KCPD Historical Information   Lest We Forget

K.C.P.H.S. Dedicates Gravestone for the First African-American Police Officer of the Kansas City Police Department

Beneath the bright blue skies of Father's Day Sunday, the Kansas City Police Historical Society began its step into history. After months of research, the founding members of the society diligently researched one particular past member of our police department. Their goal was to identify and locate as much history as possible about the member. His name was William F. Davis, the first African-American officer appointed to the department.

Officer Davis joined the department in 1874, the same year the police department came into existence under Chief Thomas M. Speers. Until now historians had claimed that at least two other black officers- Lafayette Tillman and Robert Alexander were the first African-Americans. However a line-by-line search of the city register from 1874 and a 1878 K.C. Times newspaper, revealed William F. "Bill" Davis was a "colored" policeman for fifteen years. He died in 1891 at age 48 from liver complications.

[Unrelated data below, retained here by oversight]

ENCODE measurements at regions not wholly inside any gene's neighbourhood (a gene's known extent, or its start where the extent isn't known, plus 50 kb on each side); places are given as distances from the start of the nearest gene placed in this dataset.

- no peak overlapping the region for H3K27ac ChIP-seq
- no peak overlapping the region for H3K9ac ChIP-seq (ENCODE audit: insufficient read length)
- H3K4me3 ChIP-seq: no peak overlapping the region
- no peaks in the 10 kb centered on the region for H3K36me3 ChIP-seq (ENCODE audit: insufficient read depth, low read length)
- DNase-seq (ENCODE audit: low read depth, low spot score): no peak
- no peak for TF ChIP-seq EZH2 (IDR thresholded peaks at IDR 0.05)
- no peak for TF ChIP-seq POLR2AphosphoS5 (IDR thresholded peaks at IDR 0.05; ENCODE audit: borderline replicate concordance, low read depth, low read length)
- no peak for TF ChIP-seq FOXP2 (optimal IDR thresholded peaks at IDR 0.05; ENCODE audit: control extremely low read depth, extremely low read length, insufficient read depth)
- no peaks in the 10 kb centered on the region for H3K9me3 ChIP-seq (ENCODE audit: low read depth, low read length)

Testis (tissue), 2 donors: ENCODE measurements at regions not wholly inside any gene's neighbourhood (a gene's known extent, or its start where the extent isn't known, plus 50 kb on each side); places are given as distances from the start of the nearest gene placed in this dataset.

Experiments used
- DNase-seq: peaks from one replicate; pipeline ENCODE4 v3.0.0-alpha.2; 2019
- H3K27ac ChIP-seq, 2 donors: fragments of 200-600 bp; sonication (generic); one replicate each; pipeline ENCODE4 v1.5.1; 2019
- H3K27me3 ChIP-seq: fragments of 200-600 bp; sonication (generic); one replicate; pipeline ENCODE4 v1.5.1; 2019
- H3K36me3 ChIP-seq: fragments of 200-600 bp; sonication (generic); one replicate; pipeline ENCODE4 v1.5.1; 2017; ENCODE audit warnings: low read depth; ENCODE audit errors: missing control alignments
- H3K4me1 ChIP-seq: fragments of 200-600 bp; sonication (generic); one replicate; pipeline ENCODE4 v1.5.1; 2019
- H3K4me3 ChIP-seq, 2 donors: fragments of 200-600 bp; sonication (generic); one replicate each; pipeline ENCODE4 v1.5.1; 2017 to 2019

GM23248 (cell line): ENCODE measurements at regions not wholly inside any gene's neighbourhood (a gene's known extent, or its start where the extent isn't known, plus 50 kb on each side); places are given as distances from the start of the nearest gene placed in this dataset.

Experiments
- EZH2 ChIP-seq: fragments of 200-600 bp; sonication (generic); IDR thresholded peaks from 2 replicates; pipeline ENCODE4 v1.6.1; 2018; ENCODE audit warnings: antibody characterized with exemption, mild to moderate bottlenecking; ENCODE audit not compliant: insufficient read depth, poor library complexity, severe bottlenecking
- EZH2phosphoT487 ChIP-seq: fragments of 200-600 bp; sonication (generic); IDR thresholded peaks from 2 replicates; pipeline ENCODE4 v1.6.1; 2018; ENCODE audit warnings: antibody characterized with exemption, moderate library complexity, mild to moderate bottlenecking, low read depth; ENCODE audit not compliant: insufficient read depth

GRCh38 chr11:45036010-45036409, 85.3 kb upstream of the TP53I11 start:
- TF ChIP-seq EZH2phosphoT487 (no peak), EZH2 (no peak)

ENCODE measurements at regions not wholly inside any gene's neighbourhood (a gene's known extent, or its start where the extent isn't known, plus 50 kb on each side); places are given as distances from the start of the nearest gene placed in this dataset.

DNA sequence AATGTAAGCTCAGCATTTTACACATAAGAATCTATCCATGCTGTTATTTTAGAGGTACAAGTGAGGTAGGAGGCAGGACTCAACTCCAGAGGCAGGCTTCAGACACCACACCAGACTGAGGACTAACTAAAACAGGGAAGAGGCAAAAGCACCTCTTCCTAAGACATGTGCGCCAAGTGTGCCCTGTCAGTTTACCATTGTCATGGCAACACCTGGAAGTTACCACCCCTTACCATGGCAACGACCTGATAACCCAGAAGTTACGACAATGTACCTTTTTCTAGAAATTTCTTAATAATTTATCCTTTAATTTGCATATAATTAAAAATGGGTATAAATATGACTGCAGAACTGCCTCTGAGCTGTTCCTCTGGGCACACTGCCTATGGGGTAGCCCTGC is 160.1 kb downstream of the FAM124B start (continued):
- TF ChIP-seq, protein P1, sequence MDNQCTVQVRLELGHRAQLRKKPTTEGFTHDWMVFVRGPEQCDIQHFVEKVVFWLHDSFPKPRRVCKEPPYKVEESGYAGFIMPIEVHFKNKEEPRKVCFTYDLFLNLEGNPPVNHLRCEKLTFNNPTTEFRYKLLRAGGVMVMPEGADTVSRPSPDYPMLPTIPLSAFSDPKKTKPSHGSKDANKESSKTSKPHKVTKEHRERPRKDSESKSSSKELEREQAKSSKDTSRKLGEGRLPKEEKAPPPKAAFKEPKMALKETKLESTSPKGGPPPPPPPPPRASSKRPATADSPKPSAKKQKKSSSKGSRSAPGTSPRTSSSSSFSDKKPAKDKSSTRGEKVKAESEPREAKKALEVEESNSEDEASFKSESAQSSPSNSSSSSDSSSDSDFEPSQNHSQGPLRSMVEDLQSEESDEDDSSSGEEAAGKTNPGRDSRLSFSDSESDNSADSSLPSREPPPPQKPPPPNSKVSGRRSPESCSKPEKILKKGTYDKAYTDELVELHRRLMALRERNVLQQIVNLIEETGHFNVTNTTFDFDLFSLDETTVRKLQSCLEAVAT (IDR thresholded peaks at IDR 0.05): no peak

To honor Officer Davis, the Kansas City Police Historical Society dedicated the below marker at his gravesite, located at the Elmwood Cemetery (Truman and Van Brunt) on June 19, 2005 so future generations will know who he was and why his legacy was important to the history of this department.

Article from the July, 2005 issue of the Informant written by the Media Relatons Office of the Kansas City, Missouri Police Department.